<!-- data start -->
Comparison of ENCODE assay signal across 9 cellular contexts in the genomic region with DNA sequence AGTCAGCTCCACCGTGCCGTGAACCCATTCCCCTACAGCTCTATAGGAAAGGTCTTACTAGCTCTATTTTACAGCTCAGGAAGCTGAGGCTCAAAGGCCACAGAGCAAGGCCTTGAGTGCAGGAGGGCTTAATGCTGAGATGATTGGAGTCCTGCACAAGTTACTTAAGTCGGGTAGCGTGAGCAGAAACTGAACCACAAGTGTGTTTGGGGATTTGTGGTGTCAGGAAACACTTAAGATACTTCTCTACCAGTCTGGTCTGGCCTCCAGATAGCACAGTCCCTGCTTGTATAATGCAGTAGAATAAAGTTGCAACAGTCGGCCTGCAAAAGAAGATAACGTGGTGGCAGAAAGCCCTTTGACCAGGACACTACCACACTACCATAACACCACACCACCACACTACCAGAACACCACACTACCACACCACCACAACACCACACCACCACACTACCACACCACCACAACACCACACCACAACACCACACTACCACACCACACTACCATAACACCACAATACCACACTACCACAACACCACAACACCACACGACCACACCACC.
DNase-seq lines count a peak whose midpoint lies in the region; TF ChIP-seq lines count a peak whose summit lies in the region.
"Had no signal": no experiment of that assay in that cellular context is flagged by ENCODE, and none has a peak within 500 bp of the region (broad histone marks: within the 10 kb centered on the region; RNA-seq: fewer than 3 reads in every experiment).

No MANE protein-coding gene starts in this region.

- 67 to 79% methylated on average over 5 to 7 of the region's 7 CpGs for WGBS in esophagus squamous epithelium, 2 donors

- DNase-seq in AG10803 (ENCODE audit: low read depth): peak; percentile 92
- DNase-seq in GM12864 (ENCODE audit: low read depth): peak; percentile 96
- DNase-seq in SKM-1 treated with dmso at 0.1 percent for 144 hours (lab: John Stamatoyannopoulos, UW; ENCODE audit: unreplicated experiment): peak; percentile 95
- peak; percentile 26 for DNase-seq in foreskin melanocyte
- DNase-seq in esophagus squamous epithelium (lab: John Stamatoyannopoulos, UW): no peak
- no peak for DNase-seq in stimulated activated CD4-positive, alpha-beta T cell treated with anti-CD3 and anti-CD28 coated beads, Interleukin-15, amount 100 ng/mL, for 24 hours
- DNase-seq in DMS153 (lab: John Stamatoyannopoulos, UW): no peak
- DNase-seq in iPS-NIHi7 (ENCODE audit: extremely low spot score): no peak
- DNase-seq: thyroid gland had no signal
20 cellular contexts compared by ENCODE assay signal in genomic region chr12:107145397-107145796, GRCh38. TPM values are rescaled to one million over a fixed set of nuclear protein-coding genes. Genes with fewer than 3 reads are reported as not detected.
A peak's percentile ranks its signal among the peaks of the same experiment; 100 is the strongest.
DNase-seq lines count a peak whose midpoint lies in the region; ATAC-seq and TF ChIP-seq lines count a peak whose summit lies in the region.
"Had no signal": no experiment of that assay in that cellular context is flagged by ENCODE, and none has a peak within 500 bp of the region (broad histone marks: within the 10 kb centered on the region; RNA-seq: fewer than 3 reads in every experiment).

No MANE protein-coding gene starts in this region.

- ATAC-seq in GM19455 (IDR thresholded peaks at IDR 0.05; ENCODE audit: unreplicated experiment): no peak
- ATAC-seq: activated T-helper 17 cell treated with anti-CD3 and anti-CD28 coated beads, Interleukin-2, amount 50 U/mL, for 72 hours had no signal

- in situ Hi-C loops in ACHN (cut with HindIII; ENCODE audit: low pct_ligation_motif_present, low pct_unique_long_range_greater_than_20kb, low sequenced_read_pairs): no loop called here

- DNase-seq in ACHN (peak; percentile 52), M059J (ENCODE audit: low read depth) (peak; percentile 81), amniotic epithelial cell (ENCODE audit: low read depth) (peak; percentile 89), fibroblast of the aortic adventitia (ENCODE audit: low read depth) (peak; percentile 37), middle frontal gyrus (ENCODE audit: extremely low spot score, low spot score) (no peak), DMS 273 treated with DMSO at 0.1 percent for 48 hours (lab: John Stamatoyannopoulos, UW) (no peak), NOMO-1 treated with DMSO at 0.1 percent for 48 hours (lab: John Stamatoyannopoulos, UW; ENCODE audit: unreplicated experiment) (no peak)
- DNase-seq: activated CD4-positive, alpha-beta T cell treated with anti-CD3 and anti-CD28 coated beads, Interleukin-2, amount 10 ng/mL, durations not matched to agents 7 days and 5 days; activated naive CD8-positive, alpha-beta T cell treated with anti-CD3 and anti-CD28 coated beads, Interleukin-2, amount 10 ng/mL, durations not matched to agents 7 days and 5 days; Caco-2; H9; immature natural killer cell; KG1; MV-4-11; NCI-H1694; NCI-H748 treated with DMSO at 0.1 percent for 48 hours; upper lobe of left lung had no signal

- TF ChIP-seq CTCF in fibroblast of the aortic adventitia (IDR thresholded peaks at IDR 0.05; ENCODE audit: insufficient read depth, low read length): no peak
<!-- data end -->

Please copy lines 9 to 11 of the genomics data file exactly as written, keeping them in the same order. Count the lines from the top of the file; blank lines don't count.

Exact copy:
- peak; percentile 26 for DNase-seq in foreskin melanocyte
- DNase-seq in esophagus squamous epithelium (lab: John Stamatoyannopoulos, UW): no peak
- no peak for DNase-seq in stimulated activated CD4-positive, alpha-beta T cell treated with anti-CD3 and anti-CD28 coated beads, Interleukin-15, amount 100 ng/mL, for 24 hours